Brendan O'Connor: 'U2 v Coldplay v Global Warming'
So there's good news and there's bad news. The good news is that U2 have put out a new song. The bad news is that Coldplay have put a whole album out. There is other good and bad news too. The bad news is the Coldplay album is a double album. The good news is Chris Martin has promised not to tour again until he has solved global warming. Well, not exactly, but he has promised that the band won't tour again until they can do it in a way that won't damage the environment. A contradiction in terms, surely.
Coldplay concerts generate a lot of hot air and gas that is toxic to many life forms, such as music lovers. But in fairness they do know how to create an atmosphere (boom boom). We now know why Leo Varadkar made his recent daft comments about the upsides of global warming. Clearly he had advance knowledge about the fact that it would keep Coldplay off the road for a while. Leo, as we know, corresponds regularly with purveyors of bland music.
I think I speak for most of us when I applaud Chris Martin and the other four anonymous gazillionaires who make up Coldplay for agreeing to stay at home until they figure out how to leave the house without polluting the environment. If only more people did it. Someone should certainly advise Prince Andrew to do it. Verona Murphy and Lorraine Clifford-Lee should consider it too. And Michael D Higgins should start traversing the world very slowly on a carbon-neutral yacht, a la Greta Thunberg.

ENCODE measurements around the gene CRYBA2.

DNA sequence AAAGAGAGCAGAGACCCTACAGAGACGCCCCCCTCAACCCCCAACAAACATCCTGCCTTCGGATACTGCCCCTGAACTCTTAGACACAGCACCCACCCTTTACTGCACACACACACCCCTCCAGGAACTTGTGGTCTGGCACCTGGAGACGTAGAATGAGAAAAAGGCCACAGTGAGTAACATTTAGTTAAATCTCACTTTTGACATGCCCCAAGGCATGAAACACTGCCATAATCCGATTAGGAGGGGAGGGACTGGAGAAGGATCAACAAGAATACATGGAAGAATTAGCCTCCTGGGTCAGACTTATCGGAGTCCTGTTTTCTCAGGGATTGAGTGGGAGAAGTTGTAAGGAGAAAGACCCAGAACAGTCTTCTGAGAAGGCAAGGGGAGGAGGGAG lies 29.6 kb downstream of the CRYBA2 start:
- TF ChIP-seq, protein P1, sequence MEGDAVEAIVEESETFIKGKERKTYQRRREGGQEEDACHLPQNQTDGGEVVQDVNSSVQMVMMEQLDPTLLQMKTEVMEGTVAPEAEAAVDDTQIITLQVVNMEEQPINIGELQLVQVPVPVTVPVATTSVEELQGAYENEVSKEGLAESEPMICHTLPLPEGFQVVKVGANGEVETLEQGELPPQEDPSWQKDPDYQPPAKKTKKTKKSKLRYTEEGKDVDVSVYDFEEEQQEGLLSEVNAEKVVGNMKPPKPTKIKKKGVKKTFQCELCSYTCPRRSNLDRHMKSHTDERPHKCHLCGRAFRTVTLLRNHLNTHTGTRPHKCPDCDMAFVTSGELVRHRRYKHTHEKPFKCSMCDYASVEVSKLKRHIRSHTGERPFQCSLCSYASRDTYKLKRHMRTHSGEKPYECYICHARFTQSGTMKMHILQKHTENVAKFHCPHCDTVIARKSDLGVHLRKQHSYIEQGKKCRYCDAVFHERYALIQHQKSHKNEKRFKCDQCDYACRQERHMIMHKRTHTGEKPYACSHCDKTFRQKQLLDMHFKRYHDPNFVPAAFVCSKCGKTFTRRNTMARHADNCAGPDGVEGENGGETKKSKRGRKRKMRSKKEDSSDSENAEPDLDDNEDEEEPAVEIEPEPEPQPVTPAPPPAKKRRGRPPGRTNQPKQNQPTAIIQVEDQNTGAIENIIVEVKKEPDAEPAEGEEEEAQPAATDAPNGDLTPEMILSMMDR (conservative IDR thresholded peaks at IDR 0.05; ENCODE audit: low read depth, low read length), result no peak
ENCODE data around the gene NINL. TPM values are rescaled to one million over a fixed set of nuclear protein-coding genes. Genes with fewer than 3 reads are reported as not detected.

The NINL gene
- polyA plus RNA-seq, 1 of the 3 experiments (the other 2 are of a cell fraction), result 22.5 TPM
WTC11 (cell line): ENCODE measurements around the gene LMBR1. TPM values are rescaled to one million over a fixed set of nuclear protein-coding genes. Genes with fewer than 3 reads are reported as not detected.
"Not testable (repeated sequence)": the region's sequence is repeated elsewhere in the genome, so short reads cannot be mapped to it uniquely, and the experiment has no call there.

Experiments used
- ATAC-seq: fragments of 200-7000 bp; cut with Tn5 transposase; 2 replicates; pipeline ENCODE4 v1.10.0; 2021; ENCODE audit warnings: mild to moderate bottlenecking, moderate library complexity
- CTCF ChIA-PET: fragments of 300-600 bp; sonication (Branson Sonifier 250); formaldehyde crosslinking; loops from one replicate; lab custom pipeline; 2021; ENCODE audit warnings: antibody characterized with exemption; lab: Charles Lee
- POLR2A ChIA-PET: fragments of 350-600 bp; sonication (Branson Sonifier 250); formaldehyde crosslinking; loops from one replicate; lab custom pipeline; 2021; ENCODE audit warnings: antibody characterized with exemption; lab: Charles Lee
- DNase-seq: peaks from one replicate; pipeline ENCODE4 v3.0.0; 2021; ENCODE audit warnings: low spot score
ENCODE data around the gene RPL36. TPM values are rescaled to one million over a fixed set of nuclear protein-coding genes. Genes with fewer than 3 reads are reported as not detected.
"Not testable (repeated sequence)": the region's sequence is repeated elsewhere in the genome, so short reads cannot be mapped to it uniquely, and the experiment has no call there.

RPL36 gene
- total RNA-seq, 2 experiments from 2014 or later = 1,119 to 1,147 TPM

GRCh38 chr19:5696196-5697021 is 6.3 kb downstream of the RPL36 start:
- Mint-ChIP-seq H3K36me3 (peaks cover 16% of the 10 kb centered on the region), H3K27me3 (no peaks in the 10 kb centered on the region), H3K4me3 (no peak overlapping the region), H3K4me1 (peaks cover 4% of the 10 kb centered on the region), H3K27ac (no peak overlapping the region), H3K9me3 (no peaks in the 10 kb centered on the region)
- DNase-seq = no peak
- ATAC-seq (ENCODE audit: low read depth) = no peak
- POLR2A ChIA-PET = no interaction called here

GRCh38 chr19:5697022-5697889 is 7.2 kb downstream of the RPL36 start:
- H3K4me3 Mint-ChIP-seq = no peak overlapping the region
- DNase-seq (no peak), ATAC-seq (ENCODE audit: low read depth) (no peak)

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Nobody comes to this slot for music reviews but here's a brief summation of the U2/Coldplay situation that should see you through a dinner party: U2's new song is called Ahimsa and it's like a really good version of Coldplay. Coldplay's album is called Everyday Life and it's like a really crap version of U2. Ahisma is Indian tinged and its release marks U2's first concert in India. That's right, U2, in defiance of Chris Martin, are still out on tour. With so much chaos and confusion and uncertainty out there, isn't it comforting to know that U2 are still out there somewhere, touring away? What's more, they are still touring The Joshua Tree. A bit of consistency in a world gone mad. (I hasten to add they're not still on the original Joshua Tree tour.)
While Coldplay would disapprove of U2 going to far-flung places, U2 would presumably argue that they are recycling The Joshua Tree, and perhaps that Coldplay's music, for most of us, amounts to single-use plastic.
And by the way, if you're worried because the middle-aged music fan in your life is neither a U2 nor a Coldplay fan, don't panic about the Christmas present. Leonard Cohen has a new album out, and in the ultimate carbon neutral move, Leonard has released his from beyond the grave.